Two of the booming occupations of the future: government mole who weeds out and reports dangerous movies and cultural works, and consultant who helps creators navigate censorship standards. The Atlantic Wire writes:
China’s censorship has become a huge headache for Hollywood lately, as movie studios struggle to break in to the world’s second largest film market. Every single film bound for Chinese theaters has to make it past China’s all-powerful State Administration of Radio, Film and Television (SARFT) whose guidelines for what is and isn’t acceptable is more or less subjective and entirely unpredictable. All the studios can do is hire consultants who are familiar with the ins and outs of censorship in China and hope for the best.
Bringing in consultants does help movie studios frame projects in a censor-friendly manner, but after filming begins the filmmakers have to be very careful not to deviate from the plan. SARFT sends spies to the set to make sure everything is going as planned. “There were points where we were shooting with a crew of 500 people,” said director Rob Cohen. “I’m not sure who was who or what, but knowing the way the system works, it’s completely clear that had we deviated from the script, it would not have gone unnoticed.”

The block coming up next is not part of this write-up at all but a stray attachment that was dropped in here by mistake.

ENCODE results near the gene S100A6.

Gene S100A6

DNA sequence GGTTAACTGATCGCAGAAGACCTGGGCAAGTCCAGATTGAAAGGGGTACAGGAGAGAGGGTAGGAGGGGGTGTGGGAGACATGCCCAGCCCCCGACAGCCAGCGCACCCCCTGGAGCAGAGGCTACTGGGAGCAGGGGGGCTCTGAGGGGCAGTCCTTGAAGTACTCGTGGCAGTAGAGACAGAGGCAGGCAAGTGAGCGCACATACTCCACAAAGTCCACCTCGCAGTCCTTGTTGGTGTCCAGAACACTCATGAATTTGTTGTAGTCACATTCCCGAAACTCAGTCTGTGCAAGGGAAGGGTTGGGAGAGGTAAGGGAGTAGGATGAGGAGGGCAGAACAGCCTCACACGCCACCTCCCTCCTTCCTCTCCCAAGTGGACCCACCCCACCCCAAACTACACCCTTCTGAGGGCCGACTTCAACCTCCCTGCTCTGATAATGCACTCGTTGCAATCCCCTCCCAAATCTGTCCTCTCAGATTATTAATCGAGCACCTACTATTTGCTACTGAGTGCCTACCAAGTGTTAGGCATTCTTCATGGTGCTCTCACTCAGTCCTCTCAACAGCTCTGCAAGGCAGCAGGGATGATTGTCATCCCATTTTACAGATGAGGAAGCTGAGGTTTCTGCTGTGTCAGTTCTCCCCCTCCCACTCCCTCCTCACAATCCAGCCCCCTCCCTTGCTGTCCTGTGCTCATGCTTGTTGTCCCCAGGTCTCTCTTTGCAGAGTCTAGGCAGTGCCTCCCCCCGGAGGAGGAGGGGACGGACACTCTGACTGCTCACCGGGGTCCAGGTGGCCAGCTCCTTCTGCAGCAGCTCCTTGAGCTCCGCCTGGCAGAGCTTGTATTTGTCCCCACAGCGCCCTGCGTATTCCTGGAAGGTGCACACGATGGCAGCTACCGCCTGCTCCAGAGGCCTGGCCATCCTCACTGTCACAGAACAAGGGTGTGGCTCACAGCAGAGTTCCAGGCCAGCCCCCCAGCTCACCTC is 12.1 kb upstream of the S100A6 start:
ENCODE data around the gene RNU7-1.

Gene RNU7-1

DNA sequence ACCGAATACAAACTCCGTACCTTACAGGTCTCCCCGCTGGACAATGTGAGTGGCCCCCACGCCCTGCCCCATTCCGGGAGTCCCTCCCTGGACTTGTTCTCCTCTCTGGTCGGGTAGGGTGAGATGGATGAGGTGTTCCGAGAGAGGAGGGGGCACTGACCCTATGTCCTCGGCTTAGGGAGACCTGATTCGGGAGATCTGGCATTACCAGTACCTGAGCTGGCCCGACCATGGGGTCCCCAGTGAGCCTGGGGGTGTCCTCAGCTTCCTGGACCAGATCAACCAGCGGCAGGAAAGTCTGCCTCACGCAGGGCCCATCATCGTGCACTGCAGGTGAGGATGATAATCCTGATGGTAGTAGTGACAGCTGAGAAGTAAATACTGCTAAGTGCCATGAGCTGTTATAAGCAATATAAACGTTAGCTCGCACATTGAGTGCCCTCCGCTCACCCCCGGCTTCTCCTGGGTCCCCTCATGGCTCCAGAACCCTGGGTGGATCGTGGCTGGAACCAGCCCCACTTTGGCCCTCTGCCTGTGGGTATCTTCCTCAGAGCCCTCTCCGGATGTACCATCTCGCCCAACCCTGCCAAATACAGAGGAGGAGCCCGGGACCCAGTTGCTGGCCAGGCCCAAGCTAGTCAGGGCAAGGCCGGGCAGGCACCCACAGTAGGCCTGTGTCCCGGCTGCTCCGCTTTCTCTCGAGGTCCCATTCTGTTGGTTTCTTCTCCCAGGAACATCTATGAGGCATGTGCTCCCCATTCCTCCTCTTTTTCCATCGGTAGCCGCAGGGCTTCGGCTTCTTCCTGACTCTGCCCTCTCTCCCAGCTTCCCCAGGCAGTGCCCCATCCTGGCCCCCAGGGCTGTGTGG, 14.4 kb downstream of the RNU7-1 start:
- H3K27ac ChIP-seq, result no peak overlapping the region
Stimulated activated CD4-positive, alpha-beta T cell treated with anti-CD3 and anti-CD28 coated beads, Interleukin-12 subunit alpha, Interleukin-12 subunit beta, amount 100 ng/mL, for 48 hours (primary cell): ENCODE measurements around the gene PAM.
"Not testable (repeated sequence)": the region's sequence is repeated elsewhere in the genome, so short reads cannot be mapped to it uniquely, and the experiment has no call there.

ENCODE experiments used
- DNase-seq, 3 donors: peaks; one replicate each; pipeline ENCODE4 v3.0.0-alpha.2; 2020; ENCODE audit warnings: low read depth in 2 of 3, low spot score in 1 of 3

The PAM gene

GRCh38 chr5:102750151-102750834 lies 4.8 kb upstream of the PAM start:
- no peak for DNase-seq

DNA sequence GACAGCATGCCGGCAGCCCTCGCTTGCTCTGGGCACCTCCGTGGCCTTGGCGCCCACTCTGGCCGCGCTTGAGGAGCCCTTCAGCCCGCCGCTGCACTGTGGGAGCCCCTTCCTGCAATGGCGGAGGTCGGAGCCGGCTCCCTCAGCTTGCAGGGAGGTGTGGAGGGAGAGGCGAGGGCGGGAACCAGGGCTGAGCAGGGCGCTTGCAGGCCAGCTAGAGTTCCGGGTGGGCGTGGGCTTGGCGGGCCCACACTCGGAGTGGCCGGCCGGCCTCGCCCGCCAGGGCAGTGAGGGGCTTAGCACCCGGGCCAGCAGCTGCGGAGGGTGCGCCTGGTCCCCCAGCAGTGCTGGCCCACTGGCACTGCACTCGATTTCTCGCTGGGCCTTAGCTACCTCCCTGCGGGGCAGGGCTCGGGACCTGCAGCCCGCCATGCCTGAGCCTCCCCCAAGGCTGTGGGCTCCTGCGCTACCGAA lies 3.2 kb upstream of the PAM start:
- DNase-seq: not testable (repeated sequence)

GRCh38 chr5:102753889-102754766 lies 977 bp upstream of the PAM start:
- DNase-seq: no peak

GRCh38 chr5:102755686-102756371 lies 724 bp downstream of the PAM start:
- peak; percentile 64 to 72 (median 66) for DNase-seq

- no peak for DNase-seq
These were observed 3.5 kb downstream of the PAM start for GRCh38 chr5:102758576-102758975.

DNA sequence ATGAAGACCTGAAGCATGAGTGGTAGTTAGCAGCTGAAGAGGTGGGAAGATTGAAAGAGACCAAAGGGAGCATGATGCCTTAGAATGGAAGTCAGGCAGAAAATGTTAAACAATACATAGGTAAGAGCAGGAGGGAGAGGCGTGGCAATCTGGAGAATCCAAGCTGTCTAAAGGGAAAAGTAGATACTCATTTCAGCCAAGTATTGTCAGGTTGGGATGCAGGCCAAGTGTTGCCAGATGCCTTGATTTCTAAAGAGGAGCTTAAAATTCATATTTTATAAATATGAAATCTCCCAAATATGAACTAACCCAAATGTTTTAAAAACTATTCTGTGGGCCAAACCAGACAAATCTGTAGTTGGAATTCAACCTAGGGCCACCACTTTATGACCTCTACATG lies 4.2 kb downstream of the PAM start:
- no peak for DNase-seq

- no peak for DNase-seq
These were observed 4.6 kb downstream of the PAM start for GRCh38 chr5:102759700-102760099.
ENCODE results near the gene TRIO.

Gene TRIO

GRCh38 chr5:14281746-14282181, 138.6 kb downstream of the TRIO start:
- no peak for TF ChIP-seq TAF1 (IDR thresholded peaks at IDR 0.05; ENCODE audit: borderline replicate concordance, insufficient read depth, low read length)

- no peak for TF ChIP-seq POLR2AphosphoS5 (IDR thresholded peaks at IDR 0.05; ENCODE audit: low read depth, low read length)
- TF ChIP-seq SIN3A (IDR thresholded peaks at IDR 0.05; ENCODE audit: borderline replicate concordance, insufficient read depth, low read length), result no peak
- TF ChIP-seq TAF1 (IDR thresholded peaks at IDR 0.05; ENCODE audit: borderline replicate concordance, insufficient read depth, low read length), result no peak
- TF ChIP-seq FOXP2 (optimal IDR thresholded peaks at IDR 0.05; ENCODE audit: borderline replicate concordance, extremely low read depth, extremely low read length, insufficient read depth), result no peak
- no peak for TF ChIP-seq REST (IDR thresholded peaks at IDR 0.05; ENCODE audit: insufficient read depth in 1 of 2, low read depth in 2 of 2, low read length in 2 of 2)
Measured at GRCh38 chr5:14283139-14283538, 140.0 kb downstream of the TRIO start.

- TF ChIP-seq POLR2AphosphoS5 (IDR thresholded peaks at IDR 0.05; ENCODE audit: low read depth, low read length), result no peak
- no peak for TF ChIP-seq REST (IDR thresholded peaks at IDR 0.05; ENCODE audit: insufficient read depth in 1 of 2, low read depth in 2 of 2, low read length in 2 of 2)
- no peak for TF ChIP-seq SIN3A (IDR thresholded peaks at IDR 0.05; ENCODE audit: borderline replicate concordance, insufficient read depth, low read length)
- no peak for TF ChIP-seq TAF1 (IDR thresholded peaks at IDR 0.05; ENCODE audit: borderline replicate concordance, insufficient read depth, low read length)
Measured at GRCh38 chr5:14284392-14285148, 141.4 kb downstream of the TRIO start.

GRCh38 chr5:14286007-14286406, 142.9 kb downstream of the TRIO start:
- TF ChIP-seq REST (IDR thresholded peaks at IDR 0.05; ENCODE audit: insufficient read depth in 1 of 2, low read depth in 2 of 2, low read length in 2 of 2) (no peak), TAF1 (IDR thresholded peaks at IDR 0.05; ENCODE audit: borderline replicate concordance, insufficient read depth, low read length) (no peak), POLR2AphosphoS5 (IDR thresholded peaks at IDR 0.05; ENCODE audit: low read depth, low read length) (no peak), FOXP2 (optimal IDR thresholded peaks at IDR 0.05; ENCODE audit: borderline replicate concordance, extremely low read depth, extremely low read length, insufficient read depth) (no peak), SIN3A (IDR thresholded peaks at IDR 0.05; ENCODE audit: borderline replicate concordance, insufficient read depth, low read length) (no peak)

Any little detail can be cause for blocking a movie. In The Karate Kid, SARFT didn’t like the fact that the villain was Chinese so the filmmakers had to change the story to make it acceptable. They took issue with Kung Fu Panda simply because the main character was a nationally treasured animal. Censors ordered nearly 15 minutes of footage to be cut from Men in Black 3 because the movie referred to Chinese censorship.